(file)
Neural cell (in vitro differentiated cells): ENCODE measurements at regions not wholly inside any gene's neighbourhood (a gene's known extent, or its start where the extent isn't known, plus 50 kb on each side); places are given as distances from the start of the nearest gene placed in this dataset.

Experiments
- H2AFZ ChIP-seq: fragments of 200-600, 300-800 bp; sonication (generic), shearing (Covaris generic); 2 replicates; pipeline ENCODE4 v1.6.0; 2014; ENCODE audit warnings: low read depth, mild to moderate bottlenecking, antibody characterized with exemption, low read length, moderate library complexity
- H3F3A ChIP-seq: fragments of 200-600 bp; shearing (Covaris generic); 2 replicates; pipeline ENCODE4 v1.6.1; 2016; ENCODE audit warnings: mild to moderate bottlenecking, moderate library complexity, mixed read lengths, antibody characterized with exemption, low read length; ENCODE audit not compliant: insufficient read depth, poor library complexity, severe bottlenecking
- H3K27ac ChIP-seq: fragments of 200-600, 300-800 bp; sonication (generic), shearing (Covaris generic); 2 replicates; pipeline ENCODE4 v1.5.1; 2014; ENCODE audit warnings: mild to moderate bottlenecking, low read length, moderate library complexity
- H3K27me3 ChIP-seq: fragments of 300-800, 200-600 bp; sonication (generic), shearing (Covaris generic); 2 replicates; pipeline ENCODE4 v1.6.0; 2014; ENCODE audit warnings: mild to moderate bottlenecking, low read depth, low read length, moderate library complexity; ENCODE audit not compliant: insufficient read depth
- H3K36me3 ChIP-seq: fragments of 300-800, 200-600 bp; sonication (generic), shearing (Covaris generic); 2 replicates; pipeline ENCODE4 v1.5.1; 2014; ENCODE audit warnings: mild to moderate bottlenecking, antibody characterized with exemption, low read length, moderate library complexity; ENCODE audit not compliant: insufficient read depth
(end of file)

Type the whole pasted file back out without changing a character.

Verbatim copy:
Neural cell (in vitro differentiated cells): ENCODE measurements at regions not wholly inside any gene's neighbourhood (a gene's known extent, or its start where the extent isn't known, plus 50 kb on each side); places are given as distances from the start of the nearest gene placed in this dataset.

Experiments
- H2AFZ ChIP-seq: fragments of 200-600, 300-800 bp; sonication (generic), shearing (Covaris generic); 2 replicates; pipeline ENCODE4 v1.6.0; 2014; ENCODE audit warnings: low read depth, mild to moderate bottlenecking, antibody characterized with exemption, low read length, moderate library complexity
- H3F3A ChIP-seq: fragments of 200-600 bp; shearing (Covaris generic); 2 replicates; pipeline ENCODE4 v1.6.1; 2016; ENCODE audit warnings: mild to moderate bottlenecking, moderate library complexity, mixed read lengths, antibody characterized with exemption, low read length; ENCODE audit not compliant: insufficient read depth, poor library complexity, severe bottlenecking
- H3K27ac ChIP-seq: fragments of 200-600, 300-800 bp; sonication (generic), shearing (Covaris generic); 2 replicates; pipeline ENCODE4 v1.5.1; 2014; ENCODE audit warnings: mild to moderate bottlenecking, low read length, moderate library complexity
- H3K27me3 ChIP-seq: fragments of 300-800, 200-600 bp; sonication (generic), shearing (Covaris generic); 2 replicates; pipeline ENCODE4 v1.6.0; 2014; ENCODE audit warnings: mild to moderate bottlenecking, low read depth, low read length, moderate library complexity; ENCODE audit not compliant: insufficient read depth
- H3K36me3 ChIP-seq: fragments of 300-800, 200-600 bp; sonication (generic), shearing (Covaris generic); 2 replicates; pipeline ENCODE4 v1.5.1; 2014; ENCODE audit warnings: mild to moderate bottlenecking, antibody characterized with exemption, low read length, moderate library complexity; ENCODE audit not compliant: insufficient read depth